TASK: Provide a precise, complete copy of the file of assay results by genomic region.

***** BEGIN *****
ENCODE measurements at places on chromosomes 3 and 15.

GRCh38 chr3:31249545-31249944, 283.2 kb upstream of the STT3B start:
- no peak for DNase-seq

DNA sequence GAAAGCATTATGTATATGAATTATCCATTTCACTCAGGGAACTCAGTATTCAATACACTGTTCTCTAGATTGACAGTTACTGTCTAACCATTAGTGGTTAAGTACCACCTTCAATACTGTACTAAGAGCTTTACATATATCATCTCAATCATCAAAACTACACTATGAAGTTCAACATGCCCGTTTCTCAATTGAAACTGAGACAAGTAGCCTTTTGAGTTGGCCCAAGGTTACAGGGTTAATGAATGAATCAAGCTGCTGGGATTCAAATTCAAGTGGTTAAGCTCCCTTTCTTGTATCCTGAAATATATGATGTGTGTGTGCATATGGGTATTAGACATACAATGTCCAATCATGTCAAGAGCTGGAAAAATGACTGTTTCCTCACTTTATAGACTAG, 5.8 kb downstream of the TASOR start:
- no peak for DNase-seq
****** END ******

ENCODE measurements at places on chromosomes 3 and 15.

GRCh38 chr3:31249545-31249944, 283.2 kb upstream of the STT3B start:
- no peak for DNase-seq

DNA sequence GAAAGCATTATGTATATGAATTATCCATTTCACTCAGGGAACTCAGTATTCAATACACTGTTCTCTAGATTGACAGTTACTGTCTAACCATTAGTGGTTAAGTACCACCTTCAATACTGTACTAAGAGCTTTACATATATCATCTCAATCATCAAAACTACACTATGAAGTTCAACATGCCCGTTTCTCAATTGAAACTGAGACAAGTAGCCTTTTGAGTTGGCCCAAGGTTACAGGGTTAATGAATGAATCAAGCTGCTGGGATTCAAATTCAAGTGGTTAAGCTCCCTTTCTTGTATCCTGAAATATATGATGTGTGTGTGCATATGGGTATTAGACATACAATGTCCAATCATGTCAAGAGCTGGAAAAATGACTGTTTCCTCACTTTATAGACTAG, 5.8 kb downstream of the TASOR start:
- no peak for DNase-seq